How Much Ice is Needed For an Ice Bath

Hey there! If you're considering taking the plunge into the world of ice baths, you might be wondering how much ice you'll need to get the job done.

Don't worry, it's not rocket science, and a rough estimate is more than enough.

In this super short article, we will explore the importance of determining the appropriate amount of ice needed for an ice bath, so you know exactly how many bags of ice to buy (or make!).

As always—no bluff, no BS, let's dive straight to the point:

Simply calculate a 1:3 ice-to-water ratio. For every gallon of water, make sure to add a gallon (or 7.7 pounds) of ice.

Yes. That's basically all you need to know.

And you don't even need to do the math yourself. Just use the calculator I've built:


Ice Calculator for Ice Bath



Now, if you're interested in learning a little bit more in order to understand what sort of things can affect the temperature of the water, then keep reading!

When it comes to ice baths, the ice-to-water ratio and the initial temperature of the water play a significant role in optimizing the benefits. By finding the right balance and considering various factors—such as the number of bags of ice and the initial water temperature—you will most certainly be able to achieve the perfect ice bath!

Factors Influencing How Much Many Pounds of Ice You Need

When preparing for an ice bath, it's important to consider a series of factors that can influence the optimal ice quantity for your ice bath

1. Starting Temperature of the Water

The temperature of the water you begin with will obviously affect how much ice you need. If you're using cold tap water (around 50-60°F or 10-15°C), you'll need less ice compared to using warm or room temperature water. Warmer water will require more ice to achieve your desired cold temperatures.

2. Outside Temperature

Air temperature is undoubtedly another factor to keep in mind. On hot summer days, you'll need more ice as the air will heat up the water faster, whereas a cold winter day will require less ice, if any.

3. Desired Water Temperature

What's your target temperature? The temperature you want for your ice bath is probably the single most important factor in determining how much ice to buy. Generally speaking, you should aim for your ice bath to be in between 35-50°F (2-10°C). The lower the temperature you want, the more ice cubes you'll need!

A pro tip we that often gets overlooked: larger ice cubes have a greater surface area, which allows for faster melting. This means that smaller ice cubes are more efficient in maintaining a consistent temperature for an extended period of time.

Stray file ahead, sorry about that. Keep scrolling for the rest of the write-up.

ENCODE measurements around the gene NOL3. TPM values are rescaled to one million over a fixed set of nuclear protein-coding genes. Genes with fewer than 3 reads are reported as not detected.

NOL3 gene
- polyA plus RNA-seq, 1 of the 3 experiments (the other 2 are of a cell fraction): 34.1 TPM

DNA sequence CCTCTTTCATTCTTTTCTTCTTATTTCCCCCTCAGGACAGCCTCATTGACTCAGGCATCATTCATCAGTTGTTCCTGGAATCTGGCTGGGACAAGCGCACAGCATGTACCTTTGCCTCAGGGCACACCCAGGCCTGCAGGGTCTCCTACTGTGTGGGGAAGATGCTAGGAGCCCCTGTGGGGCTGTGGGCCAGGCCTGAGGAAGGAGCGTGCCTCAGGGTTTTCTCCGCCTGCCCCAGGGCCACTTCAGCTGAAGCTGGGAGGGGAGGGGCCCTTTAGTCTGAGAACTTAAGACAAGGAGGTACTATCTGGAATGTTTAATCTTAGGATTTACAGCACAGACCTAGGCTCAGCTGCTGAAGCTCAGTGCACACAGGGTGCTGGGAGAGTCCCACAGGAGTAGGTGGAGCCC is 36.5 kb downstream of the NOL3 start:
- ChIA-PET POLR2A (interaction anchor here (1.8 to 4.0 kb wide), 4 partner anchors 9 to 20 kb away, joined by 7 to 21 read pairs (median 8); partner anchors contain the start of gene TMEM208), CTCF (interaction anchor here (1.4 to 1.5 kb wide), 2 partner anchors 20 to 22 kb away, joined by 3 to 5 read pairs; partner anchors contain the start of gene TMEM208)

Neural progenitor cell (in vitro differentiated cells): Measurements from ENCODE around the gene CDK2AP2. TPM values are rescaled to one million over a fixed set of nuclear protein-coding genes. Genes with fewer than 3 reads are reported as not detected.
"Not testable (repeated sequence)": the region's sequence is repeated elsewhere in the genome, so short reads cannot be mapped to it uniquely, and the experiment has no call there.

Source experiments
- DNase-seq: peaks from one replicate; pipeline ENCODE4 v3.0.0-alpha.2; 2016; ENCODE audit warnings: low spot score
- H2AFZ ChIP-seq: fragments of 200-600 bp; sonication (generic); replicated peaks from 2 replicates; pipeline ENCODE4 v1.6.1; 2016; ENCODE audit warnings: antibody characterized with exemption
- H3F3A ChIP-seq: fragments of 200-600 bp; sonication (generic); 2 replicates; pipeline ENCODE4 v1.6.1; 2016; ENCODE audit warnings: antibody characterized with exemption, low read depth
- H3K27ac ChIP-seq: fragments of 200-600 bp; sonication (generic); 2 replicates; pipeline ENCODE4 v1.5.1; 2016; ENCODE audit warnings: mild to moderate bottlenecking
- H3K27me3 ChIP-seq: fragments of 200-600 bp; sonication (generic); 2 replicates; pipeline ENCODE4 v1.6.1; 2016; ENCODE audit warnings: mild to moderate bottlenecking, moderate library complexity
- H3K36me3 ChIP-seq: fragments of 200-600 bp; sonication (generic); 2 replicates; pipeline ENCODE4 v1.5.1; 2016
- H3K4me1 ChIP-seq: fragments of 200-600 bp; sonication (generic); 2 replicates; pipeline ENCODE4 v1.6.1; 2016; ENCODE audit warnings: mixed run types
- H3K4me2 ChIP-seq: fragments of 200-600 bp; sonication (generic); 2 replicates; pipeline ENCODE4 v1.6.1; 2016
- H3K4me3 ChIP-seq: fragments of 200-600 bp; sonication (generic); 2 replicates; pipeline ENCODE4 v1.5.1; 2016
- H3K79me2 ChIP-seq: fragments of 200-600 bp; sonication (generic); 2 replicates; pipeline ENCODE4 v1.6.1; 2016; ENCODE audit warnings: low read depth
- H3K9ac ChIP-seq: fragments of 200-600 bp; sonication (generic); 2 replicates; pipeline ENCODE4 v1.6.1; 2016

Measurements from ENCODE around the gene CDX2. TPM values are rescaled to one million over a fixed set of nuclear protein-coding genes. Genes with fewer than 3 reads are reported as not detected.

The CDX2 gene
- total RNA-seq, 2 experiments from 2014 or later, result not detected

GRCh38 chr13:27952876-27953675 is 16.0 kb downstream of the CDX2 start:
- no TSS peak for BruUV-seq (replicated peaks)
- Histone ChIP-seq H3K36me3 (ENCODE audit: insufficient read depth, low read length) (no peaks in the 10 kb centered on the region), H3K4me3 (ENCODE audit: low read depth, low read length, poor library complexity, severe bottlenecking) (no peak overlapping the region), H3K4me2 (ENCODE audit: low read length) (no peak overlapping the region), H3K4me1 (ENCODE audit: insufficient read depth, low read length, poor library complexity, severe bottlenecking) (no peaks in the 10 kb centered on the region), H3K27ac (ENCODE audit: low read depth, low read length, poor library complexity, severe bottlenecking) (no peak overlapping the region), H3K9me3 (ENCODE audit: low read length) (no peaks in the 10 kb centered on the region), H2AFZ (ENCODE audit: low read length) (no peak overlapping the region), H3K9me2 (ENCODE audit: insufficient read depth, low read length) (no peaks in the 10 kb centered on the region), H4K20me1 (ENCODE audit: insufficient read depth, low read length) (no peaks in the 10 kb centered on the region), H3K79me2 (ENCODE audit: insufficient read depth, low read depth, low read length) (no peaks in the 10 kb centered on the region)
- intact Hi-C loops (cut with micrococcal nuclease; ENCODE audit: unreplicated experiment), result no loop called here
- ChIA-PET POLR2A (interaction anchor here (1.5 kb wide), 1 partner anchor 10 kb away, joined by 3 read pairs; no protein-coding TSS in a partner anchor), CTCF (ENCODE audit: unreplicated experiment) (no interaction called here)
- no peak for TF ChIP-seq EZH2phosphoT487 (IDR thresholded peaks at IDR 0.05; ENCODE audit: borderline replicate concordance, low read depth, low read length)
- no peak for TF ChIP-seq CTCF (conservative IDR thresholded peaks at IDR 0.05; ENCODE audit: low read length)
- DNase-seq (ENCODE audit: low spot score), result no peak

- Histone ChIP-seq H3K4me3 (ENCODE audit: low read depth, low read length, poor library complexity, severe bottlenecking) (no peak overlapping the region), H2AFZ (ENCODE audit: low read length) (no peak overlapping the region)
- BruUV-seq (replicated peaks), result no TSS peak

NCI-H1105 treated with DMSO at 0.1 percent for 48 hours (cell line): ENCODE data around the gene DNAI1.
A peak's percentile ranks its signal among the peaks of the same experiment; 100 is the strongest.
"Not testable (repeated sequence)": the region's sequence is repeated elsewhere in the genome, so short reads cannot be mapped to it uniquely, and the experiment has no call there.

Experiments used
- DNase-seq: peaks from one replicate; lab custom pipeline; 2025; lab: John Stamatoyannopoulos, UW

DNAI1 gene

4. Desired Ice Bath Duration

This one is obvious too, but the duration of your ice bath is another crucial factor to consider when determining the amount of ice required. If you're planning to stay for an extended period (any brave souls out there?), or if multiple people will be using it, then you will likely need more ice to keep the water at a desirable temperature. For shorter durations, less ice may just be enough.

Keep in mind that our core body temperature will slightly heat the water, so usage time is important. So if you're planning on inviting the whole football team over, make sure you have plenty of ice!

Ice-to-Water Ratio

As stated above, a simple rule of thumb is to use a 1:3 ratio of ice to water. For instance, for every 3 gallons of water in your tub, make sure to have a gallon (or 7.7 pounds) of ice.

While this ice-to-water ratio will almost certainly work in most situations, feel free to adjust it to your particular needs. As discussed earlier, if it's too hot outside or if you're multiple people, then it's best to add a bit more ice. In contrast, if the ambient temperature is cold, then less ice will be ok in order to reach your sweet spot.

Here's a quick guide for your reference:

Volume of Water (gallons) Ice Needed (lbs)
60 154
80 205
90 231
100 257
110 282
120 308

Remember, these are approximate values based on the 1:3 ice-to-water ratio. You may need to adjust the amount of ice slightly depending on the starting water temperature and your desired final temperature.


Whenever I don't use a water chiller (which is obviously my favorite choice since I have one at home), I simply follow the 1:3 rule for the ice-to-water ratio. This is normally when I'm traveling—which is quite often!

Over the years, I've learned not to be too bothered about the final temperature of my cold plunge tub. If my goal is to recover from intense workouts, a temperature of around 45-46°F (7-8°C) is totally fine, and that's easily achievable with a few bags of ice and 60°F (15°C) tap water.

When I'm doing a cold bath for the general potential benefits and to challenge myself in the morning, temperatures of 50°F (10°C), 55°F (13°C), or even 60°F (15°C) will do the job. I understand that we often aim for the cold water to be really cold... but it doesn't have to be THAT cold EVERY single time.

And when I want to push myself a little bit more, I'll just add an extra bag or two of ice beyond what my 1:3 calculation suggests.

In my opinion, consistency is more important than always pushing yourself to the extreme.


And there you have it! Now you know how to prepare an effective ice bath with the right amount of ice. Remember to use the 1:3 ice-to-water ratio as a starting point and adjust as needed based on the factors we discussed. With these tips, you'll be able to enjoy all the cold plunge health benefits and take your cold therapy to the next level.